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The Signs and Dangers of Overtraining

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					The Signs and Dangers of Overtraining Overtraining is a serious concern for all athletes and coaches because of the recovery time required for over-use injuries. To avoid a situation that leaves a player out for most of the season, coaches should watch for these signs of overtraining: •Early-onset fatigue •Severely decreased motivation •Complaints of chronic, but bearable, pain •Decreased technique as a means of compensation for pain Adequate recovery time is one of the easiest ways for coaches to protect their athletes from overtraining. Players should not work on every skill at every practice. This means that some days, different muscle groups will not be used, or will be used only secondarily. If players work every major muscle group at every practice, they will never have enough time to completely recover from previous workouts, which will force them to start practice in an already weakened state. There is no hard-and-fast rule about the right amount of recovery time, but if players work one muscle group intensely during a practice, they should have two days of recovery time. During this recovery time, they should stretch and do other light movements to keep the muscles from seizing up or becoming painfully sore. Monitoring athletes also allows coaches to recognize optimal times for training. The beginning of the season is an optimal time for training because there are fewer games and more need for specialized instruction and team-building work. As competitions pick up in the middle of the season, intense training should wind down, allowing players to focus more on running drills and mastering complex game patterns instead of conditioning or hard training. As the season winds down, coaches can increase the level of training if they feel that their team is not already overworked. For some teams, the intensity of the competition will be too much, and increasing a training program would cause them to be over-trained. Pay close attention to your team and their needs to create a program that keeps everyone safe and healthy. Avoid conditioning activities that are potentially harmful Players should never be put in a situation where their health or safety is put at risk. Improper conditioning or too intense training are potentially harmful for players and should be avoided. To ensure that you are providing a safe conditioning environment for your players, do the following: •Measure ability at the beginning of the season so you know your players’ starting points •Monitor activity so that players are increasing weight and repetitions appropriately •Alternate training with skills development so that players are never overworked •Look for signs of overtraining and mandate an adequate rest period •Create an environment of safety so that players will bring you any concerns or physical problems •Understand the stress that different exercises place on the body and make adjustments as necessary, such as moving to a different surface, distributing weight evenly, and ensuring proper form on all exercises All coaches want success for their teams, and having strong, healthy players is the best way to find that success. However, coaches can get caught up in seeing results from conditioning and forgetting the impact it can have on the rest of practice. With practice and constraint, coaches can see both the results they want from conditioning as well as the maintenance of healthy, happy players. Test Your Sports Coaching IQ Do you know at what age it is considered safe to allow young athletes to begin weight training?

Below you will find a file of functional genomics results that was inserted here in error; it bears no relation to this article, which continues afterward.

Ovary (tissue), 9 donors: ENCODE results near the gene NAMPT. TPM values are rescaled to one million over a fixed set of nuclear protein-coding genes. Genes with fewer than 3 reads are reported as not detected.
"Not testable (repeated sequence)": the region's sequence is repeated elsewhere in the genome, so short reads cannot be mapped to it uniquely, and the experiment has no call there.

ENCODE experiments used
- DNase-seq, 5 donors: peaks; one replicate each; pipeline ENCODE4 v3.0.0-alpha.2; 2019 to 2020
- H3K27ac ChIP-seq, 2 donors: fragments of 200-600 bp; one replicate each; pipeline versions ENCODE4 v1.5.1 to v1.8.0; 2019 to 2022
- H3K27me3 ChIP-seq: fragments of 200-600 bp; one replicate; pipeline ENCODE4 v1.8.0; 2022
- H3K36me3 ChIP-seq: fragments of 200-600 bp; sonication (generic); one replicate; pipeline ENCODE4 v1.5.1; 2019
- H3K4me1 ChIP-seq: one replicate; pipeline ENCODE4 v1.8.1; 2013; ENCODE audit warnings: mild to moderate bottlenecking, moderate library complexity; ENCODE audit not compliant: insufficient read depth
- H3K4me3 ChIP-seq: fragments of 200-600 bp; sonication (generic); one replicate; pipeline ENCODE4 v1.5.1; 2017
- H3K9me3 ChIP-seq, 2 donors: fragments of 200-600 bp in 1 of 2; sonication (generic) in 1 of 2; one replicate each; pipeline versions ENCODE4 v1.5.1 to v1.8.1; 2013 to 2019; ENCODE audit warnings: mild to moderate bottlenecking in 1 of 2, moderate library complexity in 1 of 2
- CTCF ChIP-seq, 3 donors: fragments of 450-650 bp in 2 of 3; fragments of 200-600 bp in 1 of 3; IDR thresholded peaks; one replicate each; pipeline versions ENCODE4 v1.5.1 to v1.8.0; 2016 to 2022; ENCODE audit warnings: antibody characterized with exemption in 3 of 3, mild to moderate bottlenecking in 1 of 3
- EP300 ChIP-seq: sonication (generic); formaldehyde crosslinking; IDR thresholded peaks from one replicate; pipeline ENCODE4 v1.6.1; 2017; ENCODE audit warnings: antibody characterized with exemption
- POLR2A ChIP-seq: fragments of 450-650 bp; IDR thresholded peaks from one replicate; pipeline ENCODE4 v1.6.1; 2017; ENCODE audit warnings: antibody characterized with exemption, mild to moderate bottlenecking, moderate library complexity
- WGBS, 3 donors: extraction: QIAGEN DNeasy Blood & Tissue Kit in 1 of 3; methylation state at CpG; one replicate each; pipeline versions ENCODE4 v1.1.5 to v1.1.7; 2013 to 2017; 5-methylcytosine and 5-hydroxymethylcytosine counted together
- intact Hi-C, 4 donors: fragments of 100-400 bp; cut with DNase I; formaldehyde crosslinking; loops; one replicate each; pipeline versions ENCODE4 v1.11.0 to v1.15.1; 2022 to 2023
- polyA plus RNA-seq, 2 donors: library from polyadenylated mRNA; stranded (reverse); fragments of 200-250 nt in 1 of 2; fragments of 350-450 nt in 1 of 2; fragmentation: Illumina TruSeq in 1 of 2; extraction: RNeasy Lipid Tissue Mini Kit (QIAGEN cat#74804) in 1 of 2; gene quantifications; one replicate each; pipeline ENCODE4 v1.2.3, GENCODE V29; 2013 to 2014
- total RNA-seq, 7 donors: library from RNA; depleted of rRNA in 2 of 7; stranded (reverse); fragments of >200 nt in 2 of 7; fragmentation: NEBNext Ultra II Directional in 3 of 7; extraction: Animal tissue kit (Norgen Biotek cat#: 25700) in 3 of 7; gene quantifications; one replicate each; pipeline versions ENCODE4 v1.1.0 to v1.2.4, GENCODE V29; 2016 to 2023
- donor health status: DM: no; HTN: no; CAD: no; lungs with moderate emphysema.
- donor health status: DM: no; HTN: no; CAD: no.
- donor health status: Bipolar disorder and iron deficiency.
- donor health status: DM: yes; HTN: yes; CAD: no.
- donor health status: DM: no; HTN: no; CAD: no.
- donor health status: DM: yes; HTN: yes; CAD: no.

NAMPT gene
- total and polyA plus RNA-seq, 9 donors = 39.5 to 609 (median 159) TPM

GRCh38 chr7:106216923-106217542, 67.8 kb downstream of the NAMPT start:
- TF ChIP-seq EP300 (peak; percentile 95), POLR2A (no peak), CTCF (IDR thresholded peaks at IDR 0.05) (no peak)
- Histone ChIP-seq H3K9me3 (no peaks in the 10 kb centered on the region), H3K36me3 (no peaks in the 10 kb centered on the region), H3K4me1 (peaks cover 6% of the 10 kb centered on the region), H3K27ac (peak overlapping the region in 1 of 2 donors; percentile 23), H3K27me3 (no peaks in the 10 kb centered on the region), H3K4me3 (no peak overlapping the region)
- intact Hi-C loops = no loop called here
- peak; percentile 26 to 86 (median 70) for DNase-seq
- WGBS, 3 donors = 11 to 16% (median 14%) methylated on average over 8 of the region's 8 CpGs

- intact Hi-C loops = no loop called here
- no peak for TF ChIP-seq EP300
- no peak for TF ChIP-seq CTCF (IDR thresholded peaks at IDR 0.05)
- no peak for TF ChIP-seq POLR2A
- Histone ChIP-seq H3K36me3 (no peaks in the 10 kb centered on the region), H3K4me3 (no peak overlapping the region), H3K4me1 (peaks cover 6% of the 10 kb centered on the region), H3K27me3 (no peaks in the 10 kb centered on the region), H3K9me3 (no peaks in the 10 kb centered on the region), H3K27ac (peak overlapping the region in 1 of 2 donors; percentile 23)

Find out the answer by completing the American Coaching Academy's free online coaching IQ quiz:
Online Sports Coaching Certification Quiz By Elise Jackson Published: 5/9/2008


				
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